This example highlights how the brain optimizes the amount of self-caused sensory information that we're consciously aware of, a phenomenon neuroscientists call self-attenuation. Instead of having to be constantly attuned to the sensory data created by my own body, I can focus on the task at hand: catching the ball.
Perhaps somewhat strangely, neuroscientists believe this tendency to self-attenuate gives us our general feeling of being present, and actively partaking in whatever it is that we are doing. In other words, it gives us the feeling that we are in direct contact with ourselves and the world, and that our sense of self and the world are both intact. But this mechanism can also go awry — and when it does, feelings of depersonalization can follow.
I Overthink, Therefore...
In her recent paper, neuroscientist Ciaunica suggests that if our ability to reduce self-related sensory information is disrupted, this may lead to abnormal self-focus and the feelings of detachment. Or, following from the example above, where there's a split between ‘I’ who is doing the running and the ‘I’ who is observing the running.
“What if something dramatically new and potentially dangerous happens to one’s body?" asks Ciaunica. For example, an accident may occur, or severe stress might be triggered by moving to new place or the start of a new job. This could even include radical changes in perception due to drug use. "The brain’s main task is to keep the body alive at all costs." But if the brain perceives that survival as being threatened in some way, Ciaunica continues, its priorities shifts — now, focusing on the self becomes important. "Over-focus, however, may not be optimal and sustainable in the long term," she adds. "Overthinking may lead to a feeling of unreality precisely because, in order to feel real, one needs to be open to reality."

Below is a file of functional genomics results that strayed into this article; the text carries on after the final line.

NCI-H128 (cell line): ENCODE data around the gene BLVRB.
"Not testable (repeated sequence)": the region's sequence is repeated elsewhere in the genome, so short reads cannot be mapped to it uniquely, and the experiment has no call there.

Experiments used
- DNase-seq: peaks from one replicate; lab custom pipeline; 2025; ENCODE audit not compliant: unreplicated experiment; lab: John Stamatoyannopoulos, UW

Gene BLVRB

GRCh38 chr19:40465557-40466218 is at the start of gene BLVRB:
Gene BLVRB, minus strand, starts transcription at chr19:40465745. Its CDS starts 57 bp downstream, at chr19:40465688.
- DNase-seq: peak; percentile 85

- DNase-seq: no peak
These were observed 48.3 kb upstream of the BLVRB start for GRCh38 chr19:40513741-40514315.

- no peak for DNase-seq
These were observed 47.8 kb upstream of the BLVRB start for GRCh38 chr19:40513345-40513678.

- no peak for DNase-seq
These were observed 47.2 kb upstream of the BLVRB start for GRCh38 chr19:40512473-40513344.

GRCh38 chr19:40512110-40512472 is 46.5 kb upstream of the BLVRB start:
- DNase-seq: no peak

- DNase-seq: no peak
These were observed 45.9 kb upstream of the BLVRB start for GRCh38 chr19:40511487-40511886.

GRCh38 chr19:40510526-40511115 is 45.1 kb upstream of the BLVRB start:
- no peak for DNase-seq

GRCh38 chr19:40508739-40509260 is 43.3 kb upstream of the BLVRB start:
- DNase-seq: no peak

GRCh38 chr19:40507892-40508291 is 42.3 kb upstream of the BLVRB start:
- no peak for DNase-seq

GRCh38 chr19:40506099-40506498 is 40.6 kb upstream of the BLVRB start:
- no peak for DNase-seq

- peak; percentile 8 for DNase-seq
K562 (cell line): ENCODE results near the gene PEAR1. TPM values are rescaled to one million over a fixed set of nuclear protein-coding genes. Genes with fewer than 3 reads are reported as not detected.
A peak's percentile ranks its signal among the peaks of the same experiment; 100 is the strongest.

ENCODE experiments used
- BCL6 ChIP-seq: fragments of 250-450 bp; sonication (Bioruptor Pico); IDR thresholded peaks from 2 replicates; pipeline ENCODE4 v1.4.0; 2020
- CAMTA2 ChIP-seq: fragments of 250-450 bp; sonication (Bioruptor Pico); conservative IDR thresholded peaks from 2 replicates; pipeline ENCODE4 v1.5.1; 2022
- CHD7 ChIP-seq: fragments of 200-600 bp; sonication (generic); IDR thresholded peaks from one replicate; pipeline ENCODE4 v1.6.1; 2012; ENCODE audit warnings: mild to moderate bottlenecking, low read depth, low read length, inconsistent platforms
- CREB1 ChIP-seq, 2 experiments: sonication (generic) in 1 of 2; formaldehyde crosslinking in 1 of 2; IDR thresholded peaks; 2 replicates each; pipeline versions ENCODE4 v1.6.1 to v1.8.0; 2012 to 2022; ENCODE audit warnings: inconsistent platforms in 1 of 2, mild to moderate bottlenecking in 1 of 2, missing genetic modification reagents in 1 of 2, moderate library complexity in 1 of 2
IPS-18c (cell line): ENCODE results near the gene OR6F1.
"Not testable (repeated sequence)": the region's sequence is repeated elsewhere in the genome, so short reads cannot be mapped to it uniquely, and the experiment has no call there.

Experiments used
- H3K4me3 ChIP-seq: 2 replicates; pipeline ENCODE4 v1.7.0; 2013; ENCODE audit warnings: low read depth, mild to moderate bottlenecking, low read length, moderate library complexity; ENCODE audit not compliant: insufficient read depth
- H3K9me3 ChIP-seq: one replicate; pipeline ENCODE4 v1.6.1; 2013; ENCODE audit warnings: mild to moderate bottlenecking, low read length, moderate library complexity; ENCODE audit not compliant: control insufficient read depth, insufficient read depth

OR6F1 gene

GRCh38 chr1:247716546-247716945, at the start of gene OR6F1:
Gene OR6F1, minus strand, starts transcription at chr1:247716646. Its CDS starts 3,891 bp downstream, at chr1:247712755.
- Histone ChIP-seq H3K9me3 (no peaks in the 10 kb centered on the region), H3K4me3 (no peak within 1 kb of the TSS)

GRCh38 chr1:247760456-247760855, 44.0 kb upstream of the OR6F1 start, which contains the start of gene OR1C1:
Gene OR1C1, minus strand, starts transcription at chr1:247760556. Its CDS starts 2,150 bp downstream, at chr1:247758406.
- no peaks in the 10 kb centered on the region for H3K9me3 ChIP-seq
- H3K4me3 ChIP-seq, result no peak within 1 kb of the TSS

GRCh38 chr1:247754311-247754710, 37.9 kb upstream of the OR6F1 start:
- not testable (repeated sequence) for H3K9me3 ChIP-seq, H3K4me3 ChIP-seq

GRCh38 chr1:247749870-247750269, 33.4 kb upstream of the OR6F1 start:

If correct, this idea paints depersonalization as something quite different from the phenomenon of ‘losing’ one’s self, as it is often described. Rather, it is an inability to ‘forget’ one’s self in moments that require focus on the goal at hand. If someone experiences trauma or stress that violate the predictability of our self-related senses, a crack appears. Basically, when attenuation fails, and self-perception becomes imprecise, the weighting of our perception is skewed towards self focus, and what was once taken for granted as ‘real’ and ‘present’ now feels detached and fractured.
Ciaunica thinks it makes sense that depersonalization is often framed in such terms. In a way, it's true: sufferers have truly 'lost' something. "But the very experience of losing oneself is experienced by a someone, a self," says Ciaunica. "That experience does not float in the air; it belongs to someone. So what is lost is not the self, but the familiar way that people used to connect and perceive themselves prior to the event that triggered their depersonalization."